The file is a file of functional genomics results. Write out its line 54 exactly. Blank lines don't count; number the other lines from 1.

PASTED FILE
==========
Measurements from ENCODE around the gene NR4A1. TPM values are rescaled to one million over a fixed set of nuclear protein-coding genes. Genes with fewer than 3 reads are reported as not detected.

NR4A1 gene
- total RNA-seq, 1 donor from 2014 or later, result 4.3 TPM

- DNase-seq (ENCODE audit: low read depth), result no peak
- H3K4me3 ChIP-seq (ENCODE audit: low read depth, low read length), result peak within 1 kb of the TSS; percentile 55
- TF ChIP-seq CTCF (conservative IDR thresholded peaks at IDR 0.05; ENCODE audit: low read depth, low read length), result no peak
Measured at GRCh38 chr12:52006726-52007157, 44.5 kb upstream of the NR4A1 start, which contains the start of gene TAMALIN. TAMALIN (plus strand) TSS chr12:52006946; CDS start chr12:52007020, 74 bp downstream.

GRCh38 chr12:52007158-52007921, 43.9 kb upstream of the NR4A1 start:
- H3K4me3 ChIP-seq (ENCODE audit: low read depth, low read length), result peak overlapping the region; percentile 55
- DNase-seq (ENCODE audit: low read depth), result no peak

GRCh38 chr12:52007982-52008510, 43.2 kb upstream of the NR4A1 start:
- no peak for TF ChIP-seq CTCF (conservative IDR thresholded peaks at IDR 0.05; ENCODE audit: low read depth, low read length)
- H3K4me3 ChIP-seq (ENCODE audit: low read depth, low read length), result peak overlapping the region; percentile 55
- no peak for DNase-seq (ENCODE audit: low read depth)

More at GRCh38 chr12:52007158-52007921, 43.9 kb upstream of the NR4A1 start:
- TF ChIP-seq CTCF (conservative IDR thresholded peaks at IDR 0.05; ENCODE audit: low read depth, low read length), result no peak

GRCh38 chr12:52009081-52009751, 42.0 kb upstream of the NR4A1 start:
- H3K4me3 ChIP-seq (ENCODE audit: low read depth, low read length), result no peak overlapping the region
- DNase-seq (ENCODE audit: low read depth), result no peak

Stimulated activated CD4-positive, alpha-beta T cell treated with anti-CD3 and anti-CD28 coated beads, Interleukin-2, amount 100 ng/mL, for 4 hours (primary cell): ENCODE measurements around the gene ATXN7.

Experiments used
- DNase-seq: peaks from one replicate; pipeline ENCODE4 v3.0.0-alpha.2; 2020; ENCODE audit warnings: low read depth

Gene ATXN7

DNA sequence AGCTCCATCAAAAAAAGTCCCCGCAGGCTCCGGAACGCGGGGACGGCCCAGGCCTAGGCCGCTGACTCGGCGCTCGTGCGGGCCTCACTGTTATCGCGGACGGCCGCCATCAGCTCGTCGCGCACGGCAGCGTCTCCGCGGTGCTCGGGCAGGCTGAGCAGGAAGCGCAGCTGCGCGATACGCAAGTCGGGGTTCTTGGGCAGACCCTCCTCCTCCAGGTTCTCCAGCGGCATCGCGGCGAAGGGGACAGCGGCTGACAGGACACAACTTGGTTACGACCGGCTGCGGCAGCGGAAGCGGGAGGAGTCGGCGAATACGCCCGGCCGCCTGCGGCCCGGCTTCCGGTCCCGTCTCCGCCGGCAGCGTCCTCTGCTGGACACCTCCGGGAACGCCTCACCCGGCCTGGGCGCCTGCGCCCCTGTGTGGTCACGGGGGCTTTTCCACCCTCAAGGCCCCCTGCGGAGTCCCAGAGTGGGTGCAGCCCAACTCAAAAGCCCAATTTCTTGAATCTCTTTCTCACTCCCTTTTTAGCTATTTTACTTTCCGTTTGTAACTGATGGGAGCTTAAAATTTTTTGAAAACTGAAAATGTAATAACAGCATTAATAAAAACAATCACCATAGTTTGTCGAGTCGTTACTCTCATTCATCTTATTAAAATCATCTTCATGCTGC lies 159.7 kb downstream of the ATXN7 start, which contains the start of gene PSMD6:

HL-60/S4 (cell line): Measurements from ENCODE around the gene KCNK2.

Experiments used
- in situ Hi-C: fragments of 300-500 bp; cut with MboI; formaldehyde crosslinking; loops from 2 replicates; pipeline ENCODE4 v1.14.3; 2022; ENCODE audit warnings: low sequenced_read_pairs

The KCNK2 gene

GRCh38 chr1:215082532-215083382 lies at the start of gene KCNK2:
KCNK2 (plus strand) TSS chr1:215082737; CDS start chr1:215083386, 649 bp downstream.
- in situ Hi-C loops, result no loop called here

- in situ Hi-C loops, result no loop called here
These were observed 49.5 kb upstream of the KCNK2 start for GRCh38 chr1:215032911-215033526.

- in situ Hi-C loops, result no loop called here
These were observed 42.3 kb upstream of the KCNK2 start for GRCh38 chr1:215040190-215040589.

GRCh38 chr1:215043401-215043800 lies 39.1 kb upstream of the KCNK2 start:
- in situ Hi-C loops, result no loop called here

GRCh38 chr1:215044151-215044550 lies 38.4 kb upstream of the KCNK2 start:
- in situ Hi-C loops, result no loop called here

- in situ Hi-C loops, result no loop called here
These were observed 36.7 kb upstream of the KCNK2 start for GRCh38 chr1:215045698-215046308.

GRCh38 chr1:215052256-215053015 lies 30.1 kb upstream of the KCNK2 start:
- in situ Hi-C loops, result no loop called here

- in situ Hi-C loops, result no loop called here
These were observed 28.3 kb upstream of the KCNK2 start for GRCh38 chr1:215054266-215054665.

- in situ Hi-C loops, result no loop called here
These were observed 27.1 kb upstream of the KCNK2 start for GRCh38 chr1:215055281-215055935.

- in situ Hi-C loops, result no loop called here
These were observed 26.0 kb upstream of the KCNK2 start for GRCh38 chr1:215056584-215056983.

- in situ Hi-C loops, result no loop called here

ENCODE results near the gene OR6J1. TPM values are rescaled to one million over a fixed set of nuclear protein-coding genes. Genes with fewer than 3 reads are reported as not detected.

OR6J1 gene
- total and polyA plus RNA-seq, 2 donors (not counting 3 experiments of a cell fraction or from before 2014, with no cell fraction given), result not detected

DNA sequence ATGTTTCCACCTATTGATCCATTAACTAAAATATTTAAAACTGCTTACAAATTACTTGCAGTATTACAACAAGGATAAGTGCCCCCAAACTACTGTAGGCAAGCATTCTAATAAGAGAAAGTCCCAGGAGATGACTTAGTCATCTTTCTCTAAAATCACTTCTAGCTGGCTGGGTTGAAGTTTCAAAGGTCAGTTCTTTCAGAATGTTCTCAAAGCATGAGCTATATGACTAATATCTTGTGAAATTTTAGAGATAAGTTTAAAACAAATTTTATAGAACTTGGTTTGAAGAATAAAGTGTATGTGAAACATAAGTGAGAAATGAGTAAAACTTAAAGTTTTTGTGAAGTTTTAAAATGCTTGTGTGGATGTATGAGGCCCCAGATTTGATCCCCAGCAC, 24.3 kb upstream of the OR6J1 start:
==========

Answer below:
DNA sequence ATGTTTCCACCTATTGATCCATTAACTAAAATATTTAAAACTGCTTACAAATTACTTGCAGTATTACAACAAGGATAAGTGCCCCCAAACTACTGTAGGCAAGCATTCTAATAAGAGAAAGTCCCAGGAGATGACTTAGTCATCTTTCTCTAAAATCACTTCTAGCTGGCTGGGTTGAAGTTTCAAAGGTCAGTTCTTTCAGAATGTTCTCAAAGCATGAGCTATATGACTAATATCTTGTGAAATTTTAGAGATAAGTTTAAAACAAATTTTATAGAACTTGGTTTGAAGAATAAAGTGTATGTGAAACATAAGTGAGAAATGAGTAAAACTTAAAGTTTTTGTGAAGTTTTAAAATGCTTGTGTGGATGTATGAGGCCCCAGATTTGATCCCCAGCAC, 24.3 kb upstream of the OR6J1 start: